Editor’s Note: In 2011, TESCO had stumbled. With dipping market share and profits, they were desperate to reverse the trend and called upon the research skills of Mary Yoko Brannen, Terry Mughan, Fiona Moore, and Christopher Voisey, drawing upon their deep experience and the company’s myriad potential sources of knowledge to turn itself around.
Mary Yoko Brannen (@maryyokobrannen) presented this work at the most recent EPIC conference, and I’m delighted they’ve decided to further share their work here. One reason I love this project is because it illustrates the usefulness of ethnographic methods to one of the world’s largest retailers, showing that there are few limits to the range of organizations that it can serve. I also believe this research was key for negating a common misconception in many global companies: the flow of insight is not “one way.” Creative ideas to improve the service offerings of more established branches in Europe and America can just as easily come from their more recently-established branches in emerging markets (although I disagree with and avoid using the term “reverse innovation”).
Companies with the opinion that more developed markets have a monopoly upon good ideas are missing a broad spectrum of different perspectives that could lead to new and refreshing initiatives from other contexts. The researchers’ refining of a method to systematize the building of a “bicultural bridge” is, as they say, potentially groundbreaking for the fields of anthropology and management alike. Read the Globe’s recent coverage of Mary and her team’s work.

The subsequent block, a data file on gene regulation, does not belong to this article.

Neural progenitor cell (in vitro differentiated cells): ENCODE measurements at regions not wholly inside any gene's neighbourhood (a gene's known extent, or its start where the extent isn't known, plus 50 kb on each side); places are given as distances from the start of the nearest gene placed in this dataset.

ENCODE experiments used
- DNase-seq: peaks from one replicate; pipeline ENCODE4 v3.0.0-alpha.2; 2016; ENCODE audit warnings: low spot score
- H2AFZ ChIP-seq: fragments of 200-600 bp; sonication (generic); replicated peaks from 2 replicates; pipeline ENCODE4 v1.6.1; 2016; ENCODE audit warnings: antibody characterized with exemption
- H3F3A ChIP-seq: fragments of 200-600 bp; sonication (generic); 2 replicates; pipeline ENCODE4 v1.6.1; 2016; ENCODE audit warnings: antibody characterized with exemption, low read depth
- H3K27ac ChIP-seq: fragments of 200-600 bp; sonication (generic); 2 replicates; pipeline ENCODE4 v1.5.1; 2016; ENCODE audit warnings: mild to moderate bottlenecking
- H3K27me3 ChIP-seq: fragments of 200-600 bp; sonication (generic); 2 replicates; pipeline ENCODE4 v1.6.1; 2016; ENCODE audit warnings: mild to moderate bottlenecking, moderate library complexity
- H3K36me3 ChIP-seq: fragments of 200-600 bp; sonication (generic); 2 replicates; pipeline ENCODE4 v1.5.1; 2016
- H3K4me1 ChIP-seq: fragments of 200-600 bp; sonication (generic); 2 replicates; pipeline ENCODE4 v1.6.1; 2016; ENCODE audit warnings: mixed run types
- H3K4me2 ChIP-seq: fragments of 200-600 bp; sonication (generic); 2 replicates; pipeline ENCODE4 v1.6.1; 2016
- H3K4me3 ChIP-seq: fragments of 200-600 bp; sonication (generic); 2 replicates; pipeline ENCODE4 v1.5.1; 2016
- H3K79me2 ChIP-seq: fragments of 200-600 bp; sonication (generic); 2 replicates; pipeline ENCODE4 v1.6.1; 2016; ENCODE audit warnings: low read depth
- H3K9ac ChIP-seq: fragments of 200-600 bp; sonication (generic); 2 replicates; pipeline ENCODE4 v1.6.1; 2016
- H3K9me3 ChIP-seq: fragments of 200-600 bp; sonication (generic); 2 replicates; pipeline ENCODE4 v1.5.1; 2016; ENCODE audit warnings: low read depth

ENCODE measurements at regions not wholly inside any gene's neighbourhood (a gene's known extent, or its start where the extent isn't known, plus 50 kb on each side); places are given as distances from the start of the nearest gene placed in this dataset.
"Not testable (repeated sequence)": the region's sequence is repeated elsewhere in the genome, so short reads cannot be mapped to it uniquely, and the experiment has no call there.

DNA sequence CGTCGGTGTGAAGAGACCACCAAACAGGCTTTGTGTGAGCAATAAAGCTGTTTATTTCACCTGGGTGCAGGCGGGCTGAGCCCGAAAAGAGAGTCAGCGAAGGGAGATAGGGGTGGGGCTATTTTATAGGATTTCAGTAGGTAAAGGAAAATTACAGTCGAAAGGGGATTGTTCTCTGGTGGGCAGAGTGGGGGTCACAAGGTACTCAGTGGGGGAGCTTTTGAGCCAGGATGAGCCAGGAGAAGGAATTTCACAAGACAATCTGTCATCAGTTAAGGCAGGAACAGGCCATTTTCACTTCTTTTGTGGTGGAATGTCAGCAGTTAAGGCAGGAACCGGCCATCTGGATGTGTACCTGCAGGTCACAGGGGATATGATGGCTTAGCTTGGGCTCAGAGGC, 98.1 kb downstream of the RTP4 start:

In 2011, the retail giant Tesco UK was in crisis mode. Tesco’s profit in the U.K. had fallen by about 0.5 percent—a rude awakening after having been the market leader in the U.K. and the third most profitable food retailer globally. At the same time that Tesco’s profits were falling in the UK, however, worldwide profit had actually risen 30 per cent, thanks to its Asian subsidiaries. That year, the company tasked me and my colleagues, Terry Mughan, Fiona Moore, and Christopher Voisey with identifying and assessing “the Essence of Tesco”, i.e., parts of the firm’s culture which were distinctive to Tesco and which could be transferred abroad to other parts of the firm’s global reach. The project had the dual objectives of helping Tesco (1) understand and evaluate the core practices that comprised the essence of Tesco’s home country advantage, and (2) identify sources of learning from Tesco’s foreign subsidiaries to aid in reinvigorating its core in order to make it more competitive at home. Read More…